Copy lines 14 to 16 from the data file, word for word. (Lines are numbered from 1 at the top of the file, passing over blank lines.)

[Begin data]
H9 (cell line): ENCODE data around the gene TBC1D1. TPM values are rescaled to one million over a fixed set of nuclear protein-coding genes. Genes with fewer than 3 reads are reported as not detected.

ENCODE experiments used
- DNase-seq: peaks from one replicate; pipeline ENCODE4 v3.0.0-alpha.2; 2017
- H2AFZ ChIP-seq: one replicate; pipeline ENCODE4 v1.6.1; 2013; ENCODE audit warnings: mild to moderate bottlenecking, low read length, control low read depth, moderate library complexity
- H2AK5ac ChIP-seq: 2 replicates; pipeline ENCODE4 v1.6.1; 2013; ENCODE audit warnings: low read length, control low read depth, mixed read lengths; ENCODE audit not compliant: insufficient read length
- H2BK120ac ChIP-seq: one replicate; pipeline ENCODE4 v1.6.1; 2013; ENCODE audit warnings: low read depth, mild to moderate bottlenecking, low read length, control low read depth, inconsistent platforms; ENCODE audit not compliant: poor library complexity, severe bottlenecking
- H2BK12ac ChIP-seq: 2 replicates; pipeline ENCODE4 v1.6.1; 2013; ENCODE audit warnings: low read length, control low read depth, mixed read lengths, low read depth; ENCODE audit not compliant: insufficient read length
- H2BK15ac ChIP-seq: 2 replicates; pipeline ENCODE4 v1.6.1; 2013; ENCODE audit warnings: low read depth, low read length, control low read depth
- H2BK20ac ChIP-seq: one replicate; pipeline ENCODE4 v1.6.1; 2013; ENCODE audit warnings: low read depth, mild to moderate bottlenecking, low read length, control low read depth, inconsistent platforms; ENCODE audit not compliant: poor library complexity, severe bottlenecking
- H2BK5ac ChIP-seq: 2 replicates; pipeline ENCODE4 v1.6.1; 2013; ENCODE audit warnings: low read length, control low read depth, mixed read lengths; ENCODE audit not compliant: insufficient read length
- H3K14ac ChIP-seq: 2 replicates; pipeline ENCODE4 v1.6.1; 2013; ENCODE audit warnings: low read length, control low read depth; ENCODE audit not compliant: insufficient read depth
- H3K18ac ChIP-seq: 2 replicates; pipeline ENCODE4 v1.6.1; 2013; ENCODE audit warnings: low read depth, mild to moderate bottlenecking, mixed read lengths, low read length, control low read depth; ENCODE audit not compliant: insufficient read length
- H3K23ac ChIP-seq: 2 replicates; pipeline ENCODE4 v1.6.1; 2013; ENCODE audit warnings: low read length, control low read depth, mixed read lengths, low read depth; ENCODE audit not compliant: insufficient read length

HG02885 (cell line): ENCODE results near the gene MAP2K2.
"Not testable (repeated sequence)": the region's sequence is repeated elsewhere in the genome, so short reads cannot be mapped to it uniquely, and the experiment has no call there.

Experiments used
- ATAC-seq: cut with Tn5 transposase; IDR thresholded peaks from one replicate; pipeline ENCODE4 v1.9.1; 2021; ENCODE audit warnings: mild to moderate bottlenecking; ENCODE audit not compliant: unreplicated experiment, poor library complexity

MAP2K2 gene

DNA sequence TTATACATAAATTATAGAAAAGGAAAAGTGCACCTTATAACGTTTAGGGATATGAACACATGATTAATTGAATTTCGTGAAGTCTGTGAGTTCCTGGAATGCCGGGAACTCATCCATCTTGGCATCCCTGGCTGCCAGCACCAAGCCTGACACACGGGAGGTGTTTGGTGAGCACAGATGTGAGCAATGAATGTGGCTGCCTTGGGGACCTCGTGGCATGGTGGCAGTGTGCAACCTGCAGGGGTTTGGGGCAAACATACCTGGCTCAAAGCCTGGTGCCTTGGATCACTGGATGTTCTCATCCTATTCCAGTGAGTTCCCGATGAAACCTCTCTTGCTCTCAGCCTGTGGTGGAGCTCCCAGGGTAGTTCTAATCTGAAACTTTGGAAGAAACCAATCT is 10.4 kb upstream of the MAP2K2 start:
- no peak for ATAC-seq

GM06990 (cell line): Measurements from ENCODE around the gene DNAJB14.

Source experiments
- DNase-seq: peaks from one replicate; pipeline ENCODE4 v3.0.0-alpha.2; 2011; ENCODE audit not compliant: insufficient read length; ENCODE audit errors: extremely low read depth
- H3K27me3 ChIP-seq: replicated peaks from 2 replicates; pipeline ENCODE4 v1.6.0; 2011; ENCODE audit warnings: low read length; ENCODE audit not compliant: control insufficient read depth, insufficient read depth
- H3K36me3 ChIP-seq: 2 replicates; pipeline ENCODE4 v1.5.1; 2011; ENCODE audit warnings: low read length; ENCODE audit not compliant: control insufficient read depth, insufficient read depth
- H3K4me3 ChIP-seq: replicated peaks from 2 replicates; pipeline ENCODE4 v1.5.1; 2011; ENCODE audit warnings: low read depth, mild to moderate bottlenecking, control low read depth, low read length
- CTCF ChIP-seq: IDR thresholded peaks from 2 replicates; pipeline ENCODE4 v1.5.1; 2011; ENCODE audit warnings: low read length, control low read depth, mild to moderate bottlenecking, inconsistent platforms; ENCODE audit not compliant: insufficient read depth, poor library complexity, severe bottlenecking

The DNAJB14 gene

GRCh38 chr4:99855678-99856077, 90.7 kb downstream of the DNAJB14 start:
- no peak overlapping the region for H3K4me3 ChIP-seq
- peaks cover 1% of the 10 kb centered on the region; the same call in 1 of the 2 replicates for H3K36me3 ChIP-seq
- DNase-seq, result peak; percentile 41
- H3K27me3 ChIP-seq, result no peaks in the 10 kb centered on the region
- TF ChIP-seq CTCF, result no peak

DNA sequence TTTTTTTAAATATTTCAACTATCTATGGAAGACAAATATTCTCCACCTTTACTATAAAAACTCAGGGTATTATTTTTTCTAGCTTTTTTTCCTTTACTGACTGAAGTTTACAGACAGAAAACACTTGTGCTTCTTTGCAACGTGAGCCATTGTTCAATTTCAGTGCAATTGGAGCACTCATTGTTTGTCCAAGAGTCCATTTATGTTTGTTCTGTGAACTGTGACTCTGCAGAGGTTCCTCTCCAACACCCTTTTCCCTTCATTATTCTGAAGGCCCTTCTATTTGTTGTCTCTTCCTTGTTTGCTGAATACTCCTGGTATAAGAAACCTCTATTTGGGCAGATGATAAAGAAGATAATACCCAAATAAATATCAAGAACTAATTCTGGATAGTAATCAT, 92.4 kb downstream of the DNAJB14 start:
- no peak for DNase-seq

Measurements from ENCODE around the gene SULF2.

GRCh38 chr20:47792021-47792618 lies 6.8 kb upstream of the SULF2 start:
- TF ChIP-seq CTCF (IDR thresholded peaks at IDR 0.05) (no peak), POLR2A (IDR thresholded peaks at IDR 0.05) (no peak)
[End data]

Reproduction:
HG02885 (cell line): ENCODE results near the gene MAP2K2.
"Not testable (repeated sequence)": the region's sequence is repeated elsewhere in the genome, so short reads cannot be mapped to it uniquely, and the experiment has no call there.

Experiments used